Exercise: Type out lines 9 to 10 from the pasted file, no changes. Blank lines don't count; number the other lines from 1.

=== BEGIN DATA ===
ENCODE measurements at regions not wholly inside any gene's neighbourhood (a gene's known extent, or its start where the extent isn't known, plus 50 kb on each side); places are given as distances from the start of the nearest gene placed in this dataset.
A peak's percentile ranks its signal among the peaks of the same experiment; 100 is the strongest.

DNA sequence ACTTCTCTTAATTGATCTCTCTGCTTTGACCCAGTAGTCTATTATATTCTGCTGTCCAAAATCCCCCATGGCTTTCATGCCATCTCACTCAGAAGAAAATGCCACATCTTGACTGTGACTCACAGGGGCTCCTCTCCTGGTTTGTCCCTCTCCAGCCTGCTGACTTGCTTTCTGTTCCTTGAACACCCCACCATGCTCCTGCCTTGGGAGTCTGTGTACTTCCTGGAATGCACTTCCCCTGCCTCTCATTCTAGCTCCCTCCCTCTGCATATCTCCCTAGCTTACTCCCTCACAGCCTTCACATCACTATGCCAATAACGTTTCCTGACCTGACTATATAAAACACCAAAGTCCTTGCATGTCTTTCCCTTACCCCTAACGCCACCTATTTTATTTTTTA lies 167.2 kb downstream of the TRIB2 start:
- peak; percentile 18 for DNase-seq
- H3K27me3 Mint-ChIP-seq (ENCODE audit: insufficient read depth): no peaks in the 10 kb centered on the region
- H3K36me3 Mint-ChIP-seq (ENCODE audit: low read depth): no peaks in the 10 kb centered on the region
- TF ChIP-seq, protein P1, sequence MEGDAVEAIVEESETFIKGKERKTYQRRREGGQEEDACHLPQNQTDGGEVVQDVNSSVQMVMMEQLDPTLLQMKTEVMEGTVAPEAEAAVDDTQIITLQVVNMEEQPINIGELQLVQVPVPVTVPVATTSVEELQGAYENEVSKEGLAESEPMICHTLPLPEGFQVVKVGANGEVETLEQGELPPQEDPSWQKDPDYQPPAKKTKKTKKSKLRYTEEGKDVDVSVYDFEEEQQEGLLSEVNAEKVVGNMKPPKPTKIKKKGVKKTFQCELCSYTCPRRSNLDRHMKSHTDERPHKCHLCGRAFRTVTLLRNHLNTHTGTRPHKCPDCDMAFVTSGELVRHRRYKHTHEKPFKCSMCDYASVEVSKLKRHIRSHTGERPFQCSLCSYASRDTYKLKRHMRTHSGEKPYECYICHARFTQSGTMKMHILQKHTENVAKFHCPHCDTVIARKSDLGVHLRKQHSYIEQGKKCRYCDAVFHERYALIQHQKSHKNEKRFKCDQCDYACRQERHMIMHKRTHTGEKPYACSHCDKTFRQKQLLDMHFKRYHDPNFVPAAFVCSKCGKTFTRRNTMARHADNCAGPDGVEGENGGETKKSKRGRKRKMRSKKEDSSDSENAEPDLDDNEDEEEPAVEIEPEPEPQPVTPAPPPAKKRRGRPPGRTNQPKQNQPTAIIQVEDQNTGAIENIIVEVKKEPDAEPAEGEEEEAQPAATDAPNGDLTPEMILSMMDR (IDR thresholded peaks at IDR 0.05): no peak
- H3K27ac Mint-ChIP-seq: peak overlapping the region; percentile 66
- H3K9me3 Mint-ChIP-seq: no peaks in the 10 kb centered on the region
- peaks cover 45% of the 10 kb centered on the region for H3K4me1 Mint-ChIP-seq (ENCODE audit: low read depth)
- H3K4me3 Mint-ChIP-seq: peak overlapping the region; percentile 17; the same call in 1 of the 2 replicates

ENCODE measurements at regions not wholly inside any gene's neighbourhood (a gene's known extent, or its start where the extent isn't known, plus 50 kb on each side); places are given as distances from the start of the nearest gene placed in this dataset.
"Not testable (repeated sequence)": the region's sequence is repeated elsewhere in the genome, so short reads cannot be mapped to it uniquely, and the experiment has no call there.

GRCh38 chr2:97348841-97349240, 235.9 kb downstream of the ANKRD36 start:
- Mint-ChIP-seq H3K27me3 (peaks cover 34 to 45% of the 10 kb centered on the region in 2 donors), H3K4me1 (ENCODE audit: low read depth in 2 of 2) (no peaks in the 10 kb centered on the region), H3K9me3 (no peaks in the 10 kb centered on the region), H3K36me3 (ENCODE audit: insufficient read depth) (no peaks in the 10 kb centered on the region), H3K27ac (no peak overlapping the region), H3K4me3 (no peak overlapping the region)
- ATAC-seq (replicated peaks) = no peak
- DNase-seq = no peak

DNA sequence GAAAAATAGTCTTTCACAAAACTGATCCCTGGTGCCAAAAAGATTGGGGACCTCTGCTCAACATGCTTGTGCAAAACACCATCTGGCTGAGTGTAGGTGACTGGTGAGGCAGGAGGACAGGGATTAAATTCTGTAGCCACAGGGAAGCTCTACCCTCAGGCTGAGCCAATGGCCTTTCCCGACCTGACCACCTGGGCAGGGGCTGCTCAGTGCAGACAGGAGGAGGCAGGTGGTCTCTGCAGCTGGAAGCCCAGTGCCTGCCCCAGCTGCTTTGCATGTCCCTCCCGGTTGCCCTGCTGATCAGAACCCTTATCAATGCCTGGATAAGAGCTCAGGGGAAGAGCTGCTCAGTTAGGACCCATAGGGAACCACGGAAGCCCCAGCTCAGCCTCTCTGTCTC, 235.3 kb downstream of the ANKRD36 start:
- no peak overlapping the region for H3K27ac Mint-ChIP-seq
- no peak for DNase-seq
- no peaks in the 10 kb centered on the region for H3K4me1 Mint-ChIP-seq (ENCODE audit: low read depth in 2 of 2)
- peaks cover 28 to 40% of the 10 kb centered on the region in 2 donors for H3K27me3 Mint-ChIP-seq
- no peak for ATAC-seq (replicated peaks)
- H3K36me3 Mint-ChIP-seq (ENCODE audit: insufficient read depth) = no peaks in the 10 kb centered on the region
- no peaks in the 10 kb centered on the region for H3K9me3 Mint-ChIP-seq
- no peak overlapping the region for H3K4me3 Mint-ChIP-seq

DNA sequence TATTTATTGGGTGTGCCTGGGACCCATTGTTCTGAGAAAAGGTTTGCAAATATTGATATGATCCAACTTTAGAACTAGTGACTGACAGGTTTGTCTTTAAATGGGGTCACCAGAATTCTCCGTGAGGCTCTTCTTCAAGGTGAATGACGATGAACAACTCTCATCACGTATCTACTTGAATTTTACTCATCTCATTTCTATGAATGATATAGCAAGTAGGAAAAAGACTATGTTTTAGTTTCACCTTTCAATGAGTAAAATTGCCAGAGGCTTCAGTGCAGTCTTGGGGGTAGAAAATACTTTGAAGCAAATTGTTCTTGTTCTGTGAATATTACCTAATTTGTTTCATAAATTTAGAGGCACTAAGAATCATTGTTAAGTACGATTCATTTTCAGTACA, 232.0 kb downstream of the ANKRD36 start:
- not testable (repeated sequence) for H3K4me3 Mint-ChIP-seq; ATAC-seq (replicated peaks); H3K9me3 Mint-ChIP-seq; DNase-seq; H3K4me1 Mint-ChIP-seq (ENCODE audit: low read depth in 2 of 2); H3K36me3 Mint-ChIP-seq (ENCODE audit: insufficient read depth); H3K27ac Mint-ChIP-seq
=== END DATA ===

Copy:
- H3K9me3 Mint-ChIP-seq: no peaks in the 10 kb centered on the region
- peaks cover 45% of the 10 kb centered on the region for H3K4me1 Mint-ChIP-seq (ENCODE audit: low read depth)